8:01 – 3. Simplicity

Copy should be simple and concise. Edit – a lot. People scan a lot, particularly when reading on a mobile, so it’s important to use less words, short lines, more white space and break things down into as many steps as necessary.

When giving step-by-step instructions, be exceptionally clear. You may feel as though you’re dumbing the content down, but that’s not the case.

9:44 – 4. Be human.

Use common words, it’s not the place to try to show off your vocabulary.

People’s expectations are set by their experiences on other websites and apps. They have expectations of what navigation terms mean, so that’s not the place to inject tone or be clever.

10:44 – 5. Be inclusive

This could involve using the word they instead of he/she, or thinking about the location of your user and not using language/terminology that is only understood by people from a certain country or location.

11:39 – 6. Accessibility

Make proper use of image alt tags and captions.

Don’t use emojis in web copy – you can’t be certain of their alt tags and how they will be read by a screen reader.

13:31 – #Question: What readability grade do you recommend? Kate aims for 7, MP suggests 5-6 for UX.

15:29 – What’s the link between UX and Copywriting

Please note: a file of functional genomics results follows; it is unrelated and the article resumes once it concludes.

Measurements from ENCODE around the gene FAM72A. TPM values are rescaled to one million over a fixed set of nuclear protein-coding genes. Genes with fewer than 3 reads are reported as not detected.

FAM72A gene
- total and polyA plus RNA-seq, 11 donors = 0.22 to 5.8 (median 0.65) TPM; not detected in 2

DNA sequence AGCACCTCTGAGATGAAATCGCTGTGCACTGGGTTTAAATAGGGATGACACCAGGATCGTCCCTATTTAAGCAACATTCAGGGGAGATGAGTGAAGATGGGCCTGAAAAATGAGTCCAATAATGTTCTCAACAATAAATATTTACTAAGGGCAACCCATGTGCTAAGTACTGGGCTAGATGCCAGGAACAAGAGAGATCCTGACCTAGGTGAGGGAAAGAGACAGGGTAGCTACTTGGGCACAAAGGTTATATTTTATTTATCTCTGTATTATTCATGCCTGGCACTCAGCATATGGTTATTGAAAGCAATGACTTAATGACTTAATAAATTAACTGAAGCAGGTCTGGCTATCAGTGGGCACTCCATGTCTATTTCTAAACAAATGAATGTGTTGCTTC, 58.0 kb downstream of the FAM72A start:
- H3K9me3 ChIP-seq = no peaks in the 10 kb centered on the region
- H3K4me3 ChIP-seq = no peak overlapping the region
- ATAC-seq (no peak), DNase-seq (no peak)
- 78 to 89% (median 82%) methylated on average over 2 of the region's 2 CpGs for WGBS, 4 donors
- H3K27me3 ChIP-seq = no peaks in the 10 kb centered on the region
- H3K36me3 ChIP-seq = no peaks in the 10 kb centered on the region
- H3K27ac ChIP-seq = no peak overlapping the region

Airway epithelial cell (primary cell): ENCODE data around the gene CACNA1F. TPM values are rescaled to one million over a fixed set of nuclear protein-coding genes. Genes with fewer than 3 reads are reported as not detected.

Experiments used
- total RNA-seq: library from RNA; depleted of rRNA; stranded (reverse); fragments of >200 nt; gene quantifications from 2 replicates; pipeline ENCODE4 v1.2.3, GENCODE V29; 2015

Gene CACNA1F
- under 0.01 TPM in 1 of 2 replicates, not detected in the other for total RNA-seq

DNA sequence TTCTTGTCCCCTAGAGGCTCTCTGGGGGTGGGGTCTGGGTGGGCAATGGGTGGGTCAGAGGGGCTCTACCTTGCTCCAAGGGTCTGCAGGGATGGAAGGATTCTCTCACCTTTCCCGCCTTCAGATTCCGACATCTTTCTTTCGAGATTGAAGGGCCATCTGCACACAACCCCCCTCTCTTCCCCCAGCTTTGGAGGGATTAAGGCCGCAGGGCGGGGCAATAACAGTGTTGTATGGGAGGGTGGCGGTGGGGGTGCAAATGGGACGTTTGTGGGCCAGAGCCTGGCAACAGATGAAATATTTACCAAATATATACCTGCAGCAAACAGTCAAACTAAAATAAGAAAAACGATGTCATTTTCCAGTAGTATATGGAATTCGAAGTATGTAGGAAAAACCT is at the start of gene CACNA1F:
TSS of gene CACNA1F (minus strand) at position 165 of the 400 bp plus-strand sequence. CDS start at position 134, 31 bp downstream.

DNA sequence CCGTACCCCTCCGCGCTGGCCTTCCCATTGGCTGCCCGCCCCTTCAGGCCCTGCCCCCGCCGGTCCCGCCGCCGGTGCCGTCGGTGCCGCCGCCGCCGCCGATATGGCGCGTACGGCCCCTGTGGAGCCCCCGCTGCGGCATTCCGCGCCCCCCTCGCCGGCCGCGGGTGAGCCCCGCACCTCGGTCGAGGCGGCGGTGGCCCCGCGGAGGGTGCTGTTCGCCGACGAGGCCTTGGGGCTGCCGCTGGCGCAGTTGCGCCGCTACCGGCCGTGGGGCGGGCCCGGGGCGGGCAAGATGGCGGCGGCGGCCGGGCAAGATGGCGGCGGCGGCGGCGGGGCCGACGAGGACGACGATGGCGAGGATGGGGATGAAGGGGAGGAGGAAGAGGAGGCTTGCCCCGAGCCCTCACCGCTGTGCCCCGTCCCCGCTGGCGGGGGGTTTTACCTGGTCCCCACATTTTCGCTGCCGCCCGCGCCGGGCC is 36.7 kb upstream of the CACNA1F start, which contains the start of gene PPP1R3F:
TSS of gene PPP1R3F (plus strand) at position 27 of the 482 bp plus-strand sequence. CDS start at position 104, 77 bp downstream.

Good copywriting must show an understanding of the end user, by putting yourself in the customers shoes.

Most copywriters are delivering UX in one way or another, e.g. button text, 404 page copy, error messages etc.

21:15 – Voice commands and UX copy – eg Alexa and Siri

21:55 – #Question: Can you use SEO keywords in image alt tags

Alt tags can be user-friendly and include keywords as well. Use your keywords as part of a sentence to describe the image. Don’t just make it sound like a dump of keywords as this doesn’t provide a great experience when read by a screen reader.

Great quote from MP – “The magic of SEO will happen if you think of the reader first and then the Google bots.”

24:50 – MP discusses what types of copy a UX Copywriter is responsible for

26:40 – UX Microcopy

28:15 – How to niche/position yourself as a UX copywriter

34:11 – MP recommendations of UX courses, communities, and resources

35:23Kate and MP – Links to UX resources

37:40 – #Question Do you work mainly in-house or remotely? And how do you interview the users – in person, video, phone?

37:58 – #Question – what are your UX tips for viewing sites on mobile devices?

39:15 – Mobile UX writing

Don’t try to be cute with your CTAs and buttons. Keep the text short and sweet.

39:58 – TOV

Part of UX copywriting is knowing where to inject tone and where to be serious. Your job as a UX copywriter is to “reduce the friction” the client is feeling. Someone who has made a large purchase and something has gone wrong doesn’t want a cute copy in their error message or to be left hanging, not knowing what to do next.

Convey a friendly tone but be serious and show empathy.

41:30 – Tools

Heatmapping and eye-tracking software can be used to identify points of difficulty, hesitation or xx on a website.

MP and Kate recommend Hot Jar. Kate recommends Google Optimise which has useful IA and UX functions.

46:55 – End.


Categories: Copywriting, Hub, Marketing